Big Thicket Reporter - #96 Nov-Dec 2008


Big Thicket Day, the 44th annual general membership meeting convened Oct. 11, 9:00 AM in Saratoga, Field Research Station.  The business meeting included the usual reports (minutes, treasurer, president, committees, etc.).  Those attending adopted a work program for 2009.

Tellers reported the results of the election ballot.  2009-10 officers elected were Bruce Drury, President; Mary Catherine Johnston, Vice-Pres.; Fred Allen, Treasurer (filling vacancy 2009).  Incumbent directors re-elected were Judy Aronow, Dr. Don Blanton, Rose Ann Jordan, Comm. Ken Pelt, Dr. Jeff Pittman, and Jan Ruppel.  New directors include Bob Cassell, Lane Harrison, Dr. Carl Knight, and Dr. James Westgate.

The program featured an annual report by President Bruce Drury, followed by presentation of awards.  The R. E. Jackson Conservation Award honored Wendy J. Ledbetter (Larsen Sanctuary, Nature Conservancy) and the Thomas Lubbert Superior Achievement Award honored Deanna Boensch (BTNP).  Tom Lubbert, first BTNP superintendent, was present to present the Lubbert Award.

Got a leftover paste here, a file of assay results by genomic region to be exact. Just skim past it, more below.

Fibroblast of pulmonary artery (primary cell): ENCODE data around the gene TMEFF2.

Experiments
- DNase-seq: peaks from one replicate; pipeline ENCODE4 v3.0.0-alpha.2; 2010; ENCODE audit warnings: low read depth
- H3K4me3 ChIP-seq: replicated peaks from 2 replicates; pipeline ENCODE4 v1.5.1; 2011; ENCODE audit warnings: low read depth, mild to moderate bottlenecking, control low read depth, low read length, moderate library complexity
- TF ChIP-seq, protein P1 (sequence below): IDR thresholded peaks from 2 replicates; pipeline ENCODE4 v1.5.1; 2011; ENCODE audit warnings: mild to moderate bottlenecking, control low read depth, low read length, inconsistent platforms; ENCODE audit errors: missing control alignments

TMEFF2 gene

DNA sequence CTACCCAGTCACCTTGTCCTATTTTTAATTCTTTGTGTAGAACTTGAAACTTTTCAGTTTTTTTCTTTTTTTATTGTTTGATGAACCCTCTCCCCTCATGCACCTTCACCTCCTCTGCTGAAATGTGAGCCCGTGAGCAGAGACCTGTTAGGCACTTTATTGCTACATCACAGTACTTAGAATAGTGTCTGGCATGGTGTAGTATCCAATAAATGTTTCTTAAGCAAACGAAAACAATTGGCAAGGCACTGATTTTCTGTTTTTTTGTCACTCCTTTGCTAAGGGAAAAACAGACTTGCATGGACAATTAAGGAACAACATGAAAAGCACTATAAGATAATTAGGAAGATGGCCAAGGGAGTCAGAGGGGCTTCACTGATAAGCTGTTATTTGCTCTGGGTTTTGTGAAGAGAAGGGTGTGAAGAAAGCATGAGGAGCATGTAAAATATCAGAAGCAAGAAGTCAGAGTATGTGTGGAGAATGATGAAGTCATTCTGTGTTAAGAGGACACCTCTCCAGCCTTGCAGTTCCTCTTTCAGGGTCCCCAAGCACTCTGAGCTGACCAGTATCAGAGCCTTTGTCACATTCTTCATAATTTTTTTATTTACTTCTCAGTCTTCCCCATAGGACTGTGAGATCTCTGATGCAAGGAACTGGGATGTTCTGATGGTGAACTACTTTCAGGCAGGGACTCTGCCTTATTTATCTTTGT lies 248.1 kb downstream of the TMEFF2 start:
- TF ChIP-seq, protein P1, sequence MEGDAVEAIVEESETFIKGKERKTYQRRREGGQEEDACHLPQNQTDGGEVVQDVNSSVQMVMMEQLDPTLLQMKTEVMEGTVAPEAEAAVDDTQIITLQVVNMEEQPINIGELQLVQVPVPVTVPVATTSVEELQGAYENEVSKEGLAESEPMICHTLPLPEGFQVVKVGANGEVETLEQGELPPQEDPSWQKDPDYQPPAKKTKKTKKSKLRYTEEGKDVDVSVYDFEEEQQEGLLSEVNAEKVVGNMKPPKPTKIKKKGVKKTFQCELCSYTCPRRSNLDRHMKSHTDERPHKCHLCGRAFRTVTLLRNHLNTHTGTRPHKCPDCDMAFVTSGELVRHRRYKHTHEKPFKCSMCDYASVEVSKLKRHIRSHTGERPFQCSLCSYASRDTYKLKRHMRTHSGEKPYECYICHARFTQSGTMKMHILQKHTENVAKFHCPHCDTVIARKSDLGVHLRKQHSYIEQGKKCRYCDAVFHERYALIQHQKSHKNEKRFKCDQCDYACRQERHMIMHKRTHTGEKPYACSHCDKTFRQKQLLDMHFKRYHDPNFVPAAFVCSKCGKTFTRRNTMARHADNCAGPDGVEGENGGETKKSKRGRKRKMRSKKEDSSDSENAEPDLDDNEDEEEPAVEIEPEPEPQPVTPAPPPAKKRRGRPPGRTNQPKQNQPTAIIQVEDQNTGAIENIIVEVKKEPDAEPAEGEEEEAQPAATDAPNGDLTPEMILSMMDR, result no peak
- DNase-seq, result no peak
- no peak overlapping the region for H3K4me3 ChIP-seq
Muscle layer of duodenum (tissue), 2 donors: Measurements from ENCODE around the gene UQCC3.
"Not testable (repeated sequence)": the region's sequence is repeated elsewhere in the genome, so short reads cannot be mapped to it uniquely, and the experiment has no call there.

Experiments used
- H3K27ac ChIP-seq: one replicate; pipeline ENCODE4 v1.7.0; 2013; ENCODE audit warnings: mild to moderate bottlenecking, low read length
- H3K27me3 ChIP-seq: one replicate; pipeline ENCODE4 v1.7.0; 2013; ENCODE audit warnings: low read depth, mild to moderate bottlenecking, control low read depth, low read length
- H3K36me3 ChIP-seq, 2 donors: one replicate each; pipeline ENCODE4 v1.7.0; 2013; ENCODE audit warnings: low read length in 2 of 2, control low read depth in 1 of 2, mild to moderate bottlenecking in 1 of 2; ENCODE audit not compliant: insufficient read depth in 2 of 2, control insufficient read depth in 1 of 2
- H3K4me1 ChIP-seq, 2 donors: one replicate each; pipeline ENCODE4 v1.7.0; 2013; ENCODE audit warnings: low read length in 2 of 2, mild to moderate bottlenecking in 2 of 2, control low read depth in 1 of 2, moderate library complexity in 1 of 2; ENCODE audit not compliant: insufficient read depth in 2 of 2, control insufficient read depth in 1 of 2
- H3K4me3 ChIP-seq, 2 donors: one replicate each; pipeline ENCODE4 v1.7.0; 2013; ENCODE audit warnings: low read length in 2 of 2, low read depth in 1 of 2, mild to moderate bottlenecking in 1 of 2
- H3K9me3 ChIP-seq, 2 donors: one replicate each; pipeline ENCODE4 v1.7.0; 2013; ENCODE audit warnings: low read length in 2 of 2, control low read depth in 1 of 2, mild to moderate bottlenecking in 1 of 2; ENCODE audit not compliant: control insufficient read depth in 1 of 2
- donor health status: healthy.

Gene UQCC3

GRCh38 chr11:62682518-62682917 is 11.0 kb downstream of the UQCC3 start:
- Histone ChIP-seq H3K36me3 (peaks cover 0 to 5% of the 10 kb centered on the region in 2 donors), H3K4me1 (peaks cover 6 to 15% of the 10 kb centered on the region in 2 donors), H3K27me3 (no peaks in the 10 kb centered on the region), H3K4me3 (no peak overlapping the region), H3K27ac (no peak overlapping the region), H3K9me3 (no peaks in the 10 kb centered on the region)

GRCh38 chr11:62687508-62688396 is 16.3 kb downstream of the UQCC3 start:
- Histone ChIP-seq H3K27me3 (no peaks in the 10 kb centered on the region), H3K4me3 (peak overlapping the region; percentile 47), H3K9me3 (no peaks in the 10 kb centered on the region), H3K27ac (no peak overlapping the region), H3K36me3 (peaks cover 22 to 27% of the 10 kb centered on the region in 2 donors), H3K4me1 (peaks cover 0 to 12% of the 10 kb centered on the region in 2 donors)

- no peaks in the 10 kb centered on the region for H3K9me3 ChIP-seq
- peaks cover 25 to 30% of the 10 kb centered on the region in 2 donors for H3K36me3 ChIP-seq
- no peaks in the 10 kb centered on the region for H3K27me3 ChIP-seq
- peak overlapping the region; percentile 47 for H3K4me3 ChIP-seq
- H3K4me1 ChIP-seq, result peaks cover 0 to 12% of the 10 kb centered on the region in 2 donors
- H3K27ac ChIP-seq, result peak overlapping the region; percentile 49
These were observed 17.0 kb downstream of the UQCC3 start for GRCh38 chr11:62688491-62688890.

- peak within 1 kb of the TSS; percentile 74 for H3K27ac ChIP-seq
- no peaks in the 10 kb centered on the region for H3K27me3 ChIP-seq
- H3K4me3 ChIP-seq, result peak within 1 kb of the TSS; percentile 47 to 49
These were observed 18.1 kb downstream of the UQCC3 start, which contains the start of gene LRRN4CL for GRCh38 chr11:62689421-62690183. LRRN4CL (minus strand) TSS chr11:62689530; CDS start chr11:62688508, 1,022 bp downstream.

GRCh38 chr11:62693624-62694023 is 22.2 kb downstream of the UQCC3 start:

Program updates were provided by Supt. Todd Brindle for the Preserve and by Dr. Dale Kruse for the Thicket of Diversity.  Dr. J.F. de la Teja, State Historian, a keynoter for the Hardin County History Conference joined us and discussed preserving Texas History.  Conservation updates were provided by Brent Kartye (Friends of the Neches) regarding the proposed Neches Scenic River and James Canup (Texas League of Conservation Voters) entitled. "Fish, Hunt, and Vote!"

BTA was pleased to welcome Dr. Carl Knight's Eastfield College group of 60+ students.